Trump killed the Iran nuclear deal. So how's he going to get one with North Korea?
There's a certain irony to U.S. President Donald Trump's upcoming meeting with North Korean leader Kim Jong-un on Tuesday.
North Korea is one of the almost-nuclear regimes that represent threats to the peace of the world. The other threat is Iran.
The summit with North Korea is scheduled to take place only one month after Trump announced he was abandoning the Iran nuclear deal. Trump has referred to the deal with Iran as "the dumbest deal in the history of deal-making."
It's all very worrying to American peace advocate Jessica Mathews. She has watched developments in Iranian-U.S. relations for decades and now she's concerned about the upcoming North Korea negotiations.
According to Mathews, Trump said the Iran nuclear deal was bad so many times during the campaign that she's certain that he believes it. "He's never read it and doesn't know what the agreement requires," said Mathews.
Many experts have pointed out that if Trump were to reach a deal with North Korea that somewhat resembles the former Iran deal, it would be a diplomatic success.
The Iran nuclear deal, formally known as the Joint Comprehensive Plan of Action, was spearheaded by former U.S. President Barack Obama. The intention of the deal was to rein in Iran's nuclear ambitions and to normalize relations with America's longtime adversary.
The deal lifted sanctions that had crippled Iran's economy. In return, Iran agreed to largely dismantle its nuclear capabilities and to allow international inspections teams to ensure Iran was in compliance.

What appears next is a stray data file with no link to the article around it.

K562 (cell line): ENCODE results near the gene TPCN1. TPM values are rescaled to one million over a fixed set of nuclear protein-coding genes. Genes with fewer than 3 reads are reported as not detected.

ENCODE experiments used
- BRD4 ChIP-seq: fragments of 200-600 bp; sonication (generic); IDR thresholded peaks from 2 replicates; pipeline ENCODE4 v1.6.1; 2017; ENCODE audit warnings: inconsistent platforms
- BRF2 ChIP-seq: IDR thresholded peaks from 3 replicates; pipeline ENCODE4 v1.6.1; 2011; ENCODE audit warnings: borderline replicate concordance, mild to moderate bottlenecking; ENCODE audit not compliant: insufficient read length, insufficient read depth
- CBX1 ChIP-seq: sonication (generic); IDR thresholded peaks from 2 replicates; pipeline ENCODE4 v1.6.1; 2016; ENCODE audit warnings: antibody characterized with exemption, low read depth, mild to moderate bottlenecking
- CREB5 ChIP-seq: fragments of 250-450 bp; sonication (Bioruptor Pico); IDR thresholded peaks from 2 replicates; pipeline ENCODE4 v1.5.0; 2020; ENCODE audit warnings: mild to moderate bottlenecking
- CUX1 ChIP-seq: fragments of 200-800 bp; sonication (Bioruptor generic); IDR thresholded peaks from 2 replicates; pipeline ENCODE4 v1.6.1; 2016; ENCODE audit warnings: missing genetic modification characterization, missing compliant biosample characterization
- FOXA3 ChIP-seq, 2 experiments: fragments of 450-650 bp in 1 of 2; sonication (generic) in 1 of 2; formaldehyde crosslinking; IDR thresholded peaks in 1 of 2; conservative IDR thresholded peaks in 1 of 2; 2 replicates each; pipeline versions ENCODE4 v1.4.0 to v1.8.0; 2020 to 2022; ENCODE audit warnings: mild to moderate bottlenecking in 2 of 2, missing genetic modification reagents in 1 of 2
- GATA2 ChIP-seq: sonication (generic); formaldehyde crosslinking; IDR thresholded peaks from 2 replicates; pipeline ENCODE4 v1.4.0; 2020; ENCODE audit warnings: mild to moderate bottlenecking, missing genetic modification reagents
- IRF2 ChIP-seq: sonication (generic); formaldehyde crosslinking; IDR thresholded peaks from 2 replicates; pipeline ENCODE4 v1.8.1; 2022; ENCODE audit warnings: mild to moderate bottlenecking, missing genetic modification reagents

The Iran nuclear deal was "an extraordinarily strong negotiated agreement... badly portrayed by the president, by many of its critics in the U.S. Congress," said Jessica Mathews.
Some members of Trump's own administration, including Secretary of Defence James Mattis, said the deal was in America's national security interest.
President Trump cancelled it anyway.
When it comes to North Korea, there's no doubt that President Trump is deeply invested in striking a deal at the upcoming summit on June 12, 2018.
"If the president could negotiate a deal that is half as tight — and constraining — with North Korea as the deal he just threw away with Iran, it would be judged a gigantic success," said Jessica Mathews.
Mathews was the long-time president of the Carnegie Endowment for International Peace, where she is now a distinguished fellow. She held senior positions at the Council on Foreign Relations, the World Resources Institute and the National Security Council, among other institutions.
Click 'listen' at the top of the page to hear Michael Enright's conversation with Jessica Mathews.